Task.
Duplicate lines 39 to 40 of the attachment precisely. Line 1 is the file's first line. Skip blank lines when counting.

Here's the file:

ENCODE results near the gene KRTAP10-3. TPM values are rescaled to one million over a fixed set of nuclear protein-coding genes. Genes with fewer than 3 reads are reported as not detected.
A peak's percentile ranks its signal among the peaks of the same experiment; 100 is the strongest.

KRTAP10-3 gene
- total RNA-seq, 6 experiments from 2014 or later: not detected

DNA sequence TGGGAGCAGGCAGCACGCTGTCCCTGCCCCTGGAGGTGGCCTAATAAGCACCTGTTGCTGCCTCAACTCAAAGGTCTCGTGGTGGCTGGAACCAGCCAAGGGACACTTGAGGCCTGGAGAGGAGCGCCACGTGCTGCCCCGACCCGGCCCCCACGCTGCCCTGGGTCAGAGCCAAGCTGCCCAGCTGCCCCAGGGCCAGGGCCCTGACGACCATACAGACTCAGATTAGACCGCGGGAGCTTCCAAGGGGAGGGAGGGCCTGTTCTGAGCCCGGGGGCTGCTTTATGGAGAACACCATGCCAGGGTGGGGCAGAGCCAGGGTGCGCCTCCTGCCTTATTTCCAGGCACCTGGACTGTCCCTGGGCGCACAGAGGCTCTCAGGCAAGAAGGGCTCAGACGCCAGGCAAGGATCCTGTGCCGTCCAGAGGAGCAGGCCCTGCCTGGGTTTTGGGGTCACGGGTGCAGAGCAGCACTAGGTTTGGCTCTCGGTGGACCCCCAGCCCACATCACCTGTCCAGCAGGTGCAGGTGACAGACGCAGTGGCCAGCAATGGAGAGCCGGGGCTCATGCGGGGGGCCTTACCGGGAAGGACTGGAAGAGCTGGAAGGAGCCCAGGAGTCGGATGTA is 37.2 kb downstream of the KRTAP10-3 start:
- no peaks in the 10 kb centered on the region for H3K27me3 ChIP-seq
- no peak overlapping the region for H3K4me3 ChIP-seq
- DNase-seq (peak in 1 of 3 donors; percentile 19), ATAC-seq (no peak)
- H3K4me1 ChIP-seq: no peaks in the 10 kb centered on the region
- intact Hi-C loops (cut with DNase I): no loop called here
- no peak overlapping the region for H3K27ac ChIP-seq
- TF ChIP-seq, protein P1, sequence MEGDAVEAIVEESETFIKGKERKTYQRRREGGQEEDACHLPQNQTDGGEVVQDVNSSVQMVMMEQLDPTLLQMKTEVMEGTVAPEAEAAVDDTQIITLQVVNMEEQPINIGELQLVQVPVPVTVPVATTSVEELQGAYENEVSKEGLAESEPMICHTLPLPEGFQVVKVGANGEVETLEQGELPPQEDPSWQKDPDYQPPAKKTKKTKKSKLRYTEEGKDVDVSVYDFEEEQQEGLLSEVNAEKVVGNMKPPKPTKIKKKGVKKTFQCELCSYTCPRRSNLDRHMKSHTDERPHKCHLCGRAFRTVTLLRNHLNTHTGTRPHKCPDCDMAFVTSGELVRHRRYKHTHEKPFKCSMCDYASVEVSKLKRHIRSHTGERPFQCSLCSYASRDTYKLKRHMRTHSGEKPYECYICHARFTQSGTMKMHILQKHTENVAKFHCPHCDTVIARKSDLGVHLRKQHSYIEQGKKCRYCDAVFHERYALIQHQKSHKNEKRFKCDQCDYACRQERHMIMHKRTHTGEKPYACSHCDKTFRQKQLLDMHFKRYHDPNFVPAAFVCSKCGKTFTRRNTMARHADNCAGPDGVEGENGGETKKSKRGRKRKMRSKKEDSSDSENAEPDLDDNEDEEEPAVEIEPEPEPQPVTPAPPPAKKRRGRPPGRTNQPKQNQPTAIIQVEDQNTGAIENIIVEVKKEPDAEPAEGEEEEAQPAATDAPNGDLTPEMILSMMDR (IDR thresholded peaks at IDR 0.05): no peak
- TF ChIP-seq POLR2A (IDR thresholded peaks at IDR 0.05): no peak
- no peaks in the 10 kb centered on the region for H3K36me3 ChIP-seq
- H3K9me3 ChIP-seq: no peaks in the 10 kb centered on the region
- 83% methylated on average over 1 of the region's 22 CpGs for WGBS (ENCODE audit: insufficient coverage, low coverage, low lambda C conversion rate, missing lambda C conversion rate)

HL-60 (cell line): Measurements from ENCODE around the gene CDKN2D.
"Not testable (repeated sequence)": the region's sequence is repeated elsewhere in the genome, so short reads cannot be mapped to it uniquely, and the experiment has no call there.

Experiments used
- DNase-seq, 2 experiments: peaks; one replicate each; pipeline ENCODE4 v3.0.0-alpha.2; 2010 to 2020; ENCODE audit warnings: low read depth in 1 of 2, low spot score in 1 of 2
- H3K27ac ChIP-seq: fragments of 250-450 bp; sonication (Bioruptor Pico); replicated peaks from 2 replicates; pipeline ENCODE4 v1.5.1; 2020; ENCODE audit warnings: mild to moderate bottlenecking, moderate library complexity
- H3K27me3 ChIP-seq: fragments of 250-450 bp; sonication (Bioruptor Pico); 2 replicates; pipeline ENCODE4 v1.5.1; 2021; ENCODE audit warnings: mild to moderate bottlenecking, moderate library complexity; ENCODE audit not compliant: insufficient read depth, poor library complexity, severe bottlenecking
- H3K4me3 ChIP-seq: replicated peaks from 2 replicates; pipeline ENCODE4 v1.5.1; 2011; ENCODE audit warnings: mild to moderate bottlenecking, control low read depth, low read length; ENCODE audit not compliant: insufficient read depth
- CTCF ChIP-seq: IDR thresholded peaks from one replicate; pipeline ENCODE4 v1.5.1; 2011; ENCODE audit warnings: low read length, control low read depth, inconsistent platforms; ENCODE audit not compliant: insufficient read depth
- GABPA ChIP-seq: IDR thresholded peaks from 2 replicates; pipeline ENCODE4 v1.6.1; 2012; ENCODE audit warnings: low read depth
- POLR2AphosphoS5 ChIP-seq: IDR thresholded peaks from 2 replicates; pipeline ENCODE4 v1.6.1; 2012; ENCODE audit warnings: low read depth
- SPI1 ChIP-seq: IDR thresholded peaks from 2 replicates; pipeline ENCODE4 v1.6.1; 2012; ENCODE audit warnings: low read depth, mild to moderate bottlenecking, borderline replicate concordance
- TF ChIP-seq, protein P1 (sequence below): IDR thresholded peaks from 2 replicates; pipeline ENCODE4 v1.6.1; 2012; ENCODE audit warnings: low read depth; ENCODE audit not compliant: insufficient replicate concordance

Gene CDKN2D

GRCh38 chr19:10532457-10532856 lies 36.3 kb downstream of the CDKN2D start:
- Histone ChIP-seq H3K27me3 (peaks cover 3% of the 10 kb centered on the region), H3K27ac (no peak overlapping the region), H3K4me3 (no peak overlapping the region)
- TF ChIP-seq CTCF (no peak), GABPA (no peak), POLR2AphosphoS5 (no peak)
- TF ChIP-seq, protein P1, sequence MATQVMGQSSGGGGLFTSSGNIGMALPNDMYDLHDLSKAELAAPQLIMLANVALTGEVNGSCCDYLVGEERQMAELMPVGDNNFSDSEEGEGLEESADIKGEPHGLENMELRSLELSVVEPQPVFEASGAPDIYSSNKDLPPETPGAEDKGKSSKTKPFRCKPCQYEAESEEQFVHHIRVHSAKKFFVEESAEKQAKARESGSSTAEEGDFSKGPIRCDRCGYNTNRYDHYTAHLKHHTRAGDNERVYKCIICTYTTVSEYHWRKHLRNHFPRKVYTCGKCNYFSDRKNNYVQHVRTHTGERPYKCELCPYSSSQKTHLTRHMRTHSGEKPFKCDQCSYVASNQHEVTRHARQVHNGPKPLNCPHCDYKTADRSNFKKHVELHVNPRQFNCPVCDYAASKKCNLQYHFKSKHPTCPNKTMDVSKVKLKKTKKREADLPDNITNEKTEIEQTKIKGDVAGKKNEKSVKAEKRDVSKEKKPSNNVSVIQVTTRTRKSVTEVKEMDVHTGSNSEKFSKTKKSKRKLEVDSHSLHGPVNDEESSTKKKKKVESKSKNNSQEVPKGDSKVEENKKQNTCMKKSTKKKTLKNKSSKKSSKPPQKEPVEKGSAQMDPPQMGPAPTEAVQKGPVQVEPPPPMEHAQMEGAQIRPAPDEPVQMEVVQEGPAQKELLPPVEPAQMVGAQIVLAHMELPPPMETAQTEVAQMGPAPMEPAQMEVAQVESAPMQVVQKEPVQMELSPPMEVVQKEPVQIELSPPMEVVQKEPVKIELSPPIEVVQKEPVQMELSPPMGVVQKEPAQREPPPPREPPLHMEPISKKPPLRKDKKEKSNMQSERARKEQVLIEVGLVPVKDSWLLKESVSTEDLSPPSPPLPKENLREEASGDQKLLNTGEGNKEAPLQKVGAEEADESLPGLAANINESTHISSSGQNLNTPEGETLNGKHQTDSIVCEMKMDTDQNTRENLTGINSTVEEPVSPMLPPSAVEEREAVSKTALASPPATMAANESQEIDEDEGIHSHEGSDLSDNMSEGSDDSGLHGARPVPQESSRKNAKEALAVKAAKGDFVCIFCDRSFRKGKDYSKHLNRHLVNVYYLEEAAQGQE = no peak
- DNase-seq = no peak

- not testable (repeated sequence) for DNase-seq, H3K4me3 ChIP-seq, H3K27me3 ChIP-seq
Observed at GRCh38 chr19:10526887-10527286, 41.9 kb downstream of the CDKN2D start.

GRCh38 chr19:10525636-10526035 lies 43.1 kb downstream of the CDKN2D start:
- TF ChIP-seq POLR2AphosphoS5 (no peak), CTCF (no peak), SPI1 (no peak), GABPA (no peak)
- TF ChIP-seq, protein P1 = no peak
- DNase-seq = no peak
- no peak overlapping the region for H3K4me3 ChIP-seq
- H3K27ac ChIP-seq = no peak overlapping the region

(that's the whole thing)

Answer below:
- TF ChIP-seq, protein P1 = no peak
- DNase-seq = no peak